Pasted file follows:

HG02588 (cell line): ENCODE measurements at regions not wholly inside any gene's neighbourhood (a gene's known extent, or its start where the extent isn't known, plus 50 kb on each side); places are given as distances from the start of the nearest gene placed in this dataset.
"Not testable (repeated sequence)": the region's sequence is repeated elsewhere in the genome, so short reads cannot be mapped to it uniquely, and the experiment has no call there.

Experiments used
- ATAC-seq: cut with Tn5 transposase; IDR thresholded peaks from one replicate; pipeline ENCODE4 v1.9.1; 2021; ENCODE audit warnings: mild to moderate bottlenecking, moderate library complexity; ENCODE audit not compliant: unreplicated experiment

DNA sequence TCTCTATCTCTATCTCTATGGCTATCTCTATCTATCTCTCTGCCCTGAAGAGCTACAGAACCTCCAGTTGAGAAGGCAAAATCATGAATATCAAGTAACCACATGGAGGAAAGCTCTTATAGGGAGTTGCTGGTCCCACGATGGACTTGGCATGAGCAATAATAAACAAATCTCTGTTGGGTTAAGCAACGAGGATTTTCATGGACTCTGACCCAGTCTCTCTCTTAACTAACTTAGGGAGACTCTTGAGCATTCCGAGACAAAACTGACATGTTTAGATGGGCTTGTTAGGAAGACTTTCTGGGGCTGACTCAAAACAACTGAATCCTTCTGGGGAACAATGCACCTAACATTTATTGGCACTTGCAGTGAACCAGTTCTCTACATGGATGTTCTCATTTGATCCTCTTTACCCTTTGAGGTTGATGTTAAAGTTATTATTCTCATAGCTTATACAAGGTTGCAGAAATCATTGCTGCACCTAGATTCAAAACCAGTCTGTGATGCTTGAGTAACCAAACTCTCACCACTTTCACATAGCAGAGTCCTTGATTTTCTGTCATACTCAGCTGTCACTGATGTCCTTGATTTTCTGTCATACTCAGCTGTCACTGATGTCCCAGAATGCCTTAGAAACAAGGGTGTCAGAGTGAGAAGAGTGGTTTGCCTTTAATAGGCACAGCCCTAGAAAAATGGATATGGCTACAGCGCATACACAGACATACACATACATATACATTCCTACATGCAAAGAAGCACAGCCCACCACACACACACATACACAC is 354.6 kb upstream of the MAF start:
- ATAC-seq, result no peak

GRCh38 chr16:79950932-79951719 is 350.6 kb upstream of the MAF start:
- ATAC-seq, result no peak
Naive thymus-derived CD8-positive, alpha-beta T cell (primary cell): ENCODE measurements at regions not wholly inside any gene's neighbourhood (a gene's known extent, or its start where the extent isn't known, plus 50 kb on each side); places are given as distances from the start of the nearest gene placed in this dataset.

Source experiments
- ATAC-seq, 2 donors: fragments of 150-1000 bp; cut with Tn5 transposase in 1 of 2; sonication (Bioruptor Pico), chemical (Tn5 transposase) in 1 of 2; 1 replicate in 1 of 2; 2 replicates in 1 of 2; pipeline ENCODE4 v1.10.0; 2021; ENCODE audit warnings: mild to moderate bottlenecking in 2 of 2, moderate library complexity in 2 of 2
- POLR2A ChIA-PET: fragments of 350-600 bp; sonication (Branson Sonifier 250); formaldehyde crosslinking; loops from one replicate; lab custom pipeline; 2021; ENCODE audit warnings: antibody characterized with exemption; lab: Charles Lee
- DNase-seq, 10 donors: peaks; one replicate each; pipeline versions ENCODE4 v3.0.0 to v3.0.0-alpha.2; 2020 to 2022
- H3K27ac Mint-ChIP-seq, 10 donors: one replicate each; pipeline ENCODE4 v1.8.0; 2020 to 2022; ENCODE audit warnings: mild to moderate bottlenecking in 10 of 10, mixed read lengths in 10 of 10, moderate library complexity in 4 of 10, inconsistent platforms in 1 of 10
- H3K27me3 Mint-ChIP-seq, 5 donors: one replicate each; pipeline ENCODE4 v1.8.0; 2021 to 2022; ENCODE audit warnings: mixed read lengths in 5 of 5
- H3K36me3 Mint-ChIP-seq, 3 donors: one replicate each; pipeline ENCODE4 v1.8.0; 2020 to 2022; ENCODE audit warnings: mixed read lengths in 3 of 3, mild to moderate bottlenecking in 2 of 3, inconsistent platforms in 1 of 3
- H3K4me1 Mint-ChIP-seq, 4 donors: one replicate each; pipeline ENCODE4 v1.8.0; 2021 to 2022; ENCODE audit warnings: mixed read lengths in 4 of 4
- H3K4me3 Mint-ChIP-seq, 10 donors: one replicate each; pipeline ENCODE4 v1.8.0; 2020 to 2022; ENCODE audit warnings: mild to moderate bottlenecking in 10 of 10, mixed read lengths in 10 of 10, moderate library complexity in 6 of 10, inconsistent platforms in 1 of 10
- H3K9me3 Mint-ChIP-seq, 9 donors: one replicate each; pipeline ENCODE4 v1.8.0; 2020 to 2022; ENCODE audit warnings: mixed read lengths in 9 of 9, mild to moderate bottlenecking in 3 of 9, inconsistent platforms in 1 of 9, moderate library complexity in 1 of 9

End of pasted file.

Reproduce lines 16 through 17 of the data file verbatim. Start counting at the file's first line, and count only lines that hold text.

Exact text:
- H3K36me3 Mint-ChIP-seq, 3 donors: one replicate each; pipeline ENCODE4 v1.8.0; 2020 to 2022; ENCODE audit warnings: mixed read lengths in 3 of 3, mild to moderate bottlenecking in 2 of 3, inconsistent platforms in 1 of 3
- H3K4me1 Mint-ChIP-seq, 4 donors: one replicate each; pipeline ENCODE4 v1.8.0; 2021 to 2022; ENCODE audit warnings: mixed read lengths in 4 of 4